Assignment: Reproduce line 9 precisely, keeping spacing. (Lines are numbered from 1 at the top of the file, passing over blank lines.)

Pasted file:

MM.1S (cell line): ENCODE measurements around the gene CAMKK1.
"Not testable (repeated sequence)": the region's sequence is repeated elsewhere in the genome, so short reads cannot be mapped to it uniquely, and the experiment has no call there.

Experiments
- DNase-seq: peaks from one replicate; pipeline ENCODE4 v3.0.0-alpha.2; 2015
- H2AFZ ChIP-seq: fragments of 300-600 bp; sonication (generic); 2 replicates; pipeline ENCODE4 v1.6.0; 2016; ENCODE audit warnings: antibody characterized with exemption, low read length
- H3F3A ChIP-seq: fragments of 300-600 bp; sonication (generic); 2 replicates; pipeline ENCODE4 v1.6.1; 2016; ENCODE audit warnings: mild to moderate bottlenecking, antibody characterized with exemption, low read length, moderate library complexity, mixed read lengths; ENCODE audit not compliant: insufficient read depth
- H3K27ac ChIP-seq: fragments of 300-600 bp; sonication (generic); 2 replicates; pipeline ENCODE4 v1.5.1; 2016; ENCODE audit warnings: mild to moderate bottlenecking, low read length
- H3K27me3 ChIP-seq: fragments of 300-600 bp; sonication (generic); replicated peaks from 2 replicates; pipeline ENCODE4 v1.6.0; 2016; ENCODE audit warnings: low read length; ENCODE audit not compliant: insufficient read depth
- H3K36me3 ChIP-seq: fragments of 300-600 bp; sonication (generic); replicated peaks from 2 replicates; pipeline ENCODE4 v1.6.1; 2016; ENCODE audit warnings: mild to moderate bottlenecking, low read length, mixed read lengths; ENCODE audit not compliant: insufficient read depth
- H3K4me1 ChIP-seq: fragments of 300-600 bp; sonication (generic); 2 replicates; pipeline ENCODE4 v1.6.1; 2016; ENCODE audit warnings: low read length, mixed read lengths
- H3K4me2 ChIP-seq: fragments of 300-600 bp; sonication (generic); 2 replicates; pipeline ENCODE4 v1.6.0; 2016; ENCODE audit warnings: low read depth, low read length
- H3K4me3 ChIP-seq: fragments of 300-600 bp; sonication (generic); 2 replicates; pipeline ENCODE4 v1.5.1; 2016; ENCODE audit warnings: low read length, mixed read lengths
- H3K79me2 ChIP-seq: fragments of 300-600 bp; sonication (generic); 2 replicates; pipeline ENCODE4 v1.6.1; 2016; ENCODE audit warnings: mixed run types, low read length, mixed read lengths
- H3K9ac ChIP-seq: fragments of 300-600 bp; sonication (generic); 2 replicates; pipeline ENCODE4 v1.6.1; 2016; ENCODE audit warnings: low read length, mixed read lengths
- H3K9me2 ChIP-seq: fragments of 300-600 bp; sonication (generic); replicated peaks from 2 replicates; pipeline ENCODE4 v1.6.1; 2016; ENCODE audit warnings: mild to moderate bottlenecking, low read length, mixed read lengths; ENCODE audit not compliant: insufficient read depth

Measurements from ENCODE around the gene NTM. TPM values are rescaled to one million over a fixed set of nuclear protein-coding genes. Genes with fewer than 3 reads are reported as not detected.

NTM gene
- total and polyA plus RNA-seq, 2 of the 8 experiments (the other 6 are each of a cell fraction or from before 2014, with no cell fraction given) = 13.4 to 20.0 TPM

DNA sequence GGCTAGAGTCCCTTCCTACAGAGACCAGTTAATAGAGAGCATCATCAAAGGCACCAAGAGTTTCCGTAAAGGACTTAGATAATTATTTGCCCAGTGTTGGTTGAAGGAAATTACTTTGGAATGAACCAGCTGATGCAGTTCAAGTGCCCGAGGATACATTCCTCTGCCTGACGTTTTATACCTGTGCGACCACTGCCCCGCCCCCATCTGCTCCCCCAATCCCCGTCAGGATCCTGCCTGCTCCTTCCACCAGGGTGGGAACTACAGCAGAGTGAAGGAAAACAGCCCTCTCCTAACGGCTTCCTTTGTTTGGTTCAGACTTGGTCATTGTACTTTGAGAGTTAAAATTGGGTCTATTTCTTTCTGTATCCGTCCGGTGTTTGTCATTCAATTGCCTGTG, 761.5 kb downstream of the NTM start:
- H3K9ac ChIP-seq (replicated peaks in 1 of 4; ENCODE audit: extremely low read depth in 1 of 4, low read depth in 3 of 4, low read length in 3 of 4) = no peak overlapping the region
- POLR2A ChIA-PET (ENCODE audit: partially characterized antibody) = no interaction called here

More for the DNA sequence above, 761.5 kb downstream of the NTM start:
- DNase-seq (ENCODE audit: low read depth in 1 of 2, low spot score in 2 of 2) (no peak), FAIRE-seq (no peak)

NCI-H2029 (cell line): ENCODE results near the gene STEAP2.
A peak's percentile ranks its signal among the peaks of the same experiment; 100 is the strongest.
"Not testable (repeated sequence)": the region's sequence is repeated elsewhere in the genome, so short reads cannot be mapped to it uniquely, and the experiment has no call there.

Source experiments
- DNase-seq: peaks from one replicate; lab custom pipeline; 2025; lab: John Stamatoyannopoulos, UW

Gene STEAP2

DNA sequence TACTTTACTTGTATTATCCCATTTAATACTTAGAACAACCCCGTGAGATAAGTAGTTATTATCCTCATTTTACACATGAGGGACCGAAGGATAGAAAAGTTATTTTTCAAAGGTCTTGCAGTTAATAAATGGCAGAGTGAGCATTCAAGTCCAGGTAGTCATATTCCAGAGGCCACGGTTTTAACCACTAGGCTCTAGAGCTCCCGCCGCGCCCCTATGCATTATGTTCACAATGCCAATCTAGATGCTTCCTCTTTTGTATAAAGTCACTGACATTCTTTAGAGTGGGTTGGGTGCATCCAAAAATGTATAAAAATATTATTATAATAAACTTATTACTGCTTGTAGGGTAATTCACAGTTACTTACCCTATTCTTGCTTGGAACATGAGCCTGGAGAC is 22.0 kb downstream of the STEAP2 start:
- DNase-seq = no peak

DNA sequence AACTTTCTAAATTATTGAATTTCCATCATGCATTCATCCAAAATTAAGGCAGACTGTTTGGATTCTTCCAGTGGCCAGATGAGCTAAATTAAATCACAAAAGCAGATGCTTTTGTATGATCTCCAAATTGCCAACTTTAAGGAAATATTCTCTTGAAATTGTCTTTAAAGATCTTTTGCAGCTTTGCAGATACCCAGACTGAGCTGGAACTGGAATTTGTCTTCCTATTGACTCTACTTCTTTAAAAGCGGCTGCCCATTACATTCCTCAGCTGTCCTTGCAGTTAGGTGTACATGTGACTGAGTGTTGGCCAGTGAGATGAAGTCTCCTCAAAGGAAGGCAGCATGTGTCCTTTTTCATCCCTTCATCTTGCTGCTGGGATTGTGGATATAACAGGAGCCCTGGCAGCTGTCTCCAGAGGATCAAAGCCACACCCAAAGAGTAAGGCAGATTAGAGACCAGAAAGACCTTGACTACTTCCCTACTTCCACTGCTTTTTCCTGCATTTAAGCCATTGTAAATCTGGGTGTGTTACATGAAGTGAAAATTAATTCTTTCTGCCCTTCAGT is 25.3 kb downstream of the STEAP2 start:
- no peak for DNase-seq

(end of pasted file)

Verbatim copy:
- H3K36me3 ChIP-seq: fragments of 300-600 bp; sonication (generic); replicated peaks from 2 replicates; pipeline ENCODE4 v1.6.1; 2016; ENCODE audit warnings: mild to moderate bottlenecking, low read length, mixed read lengths; ENCODE audit not compliant: insufficient read depth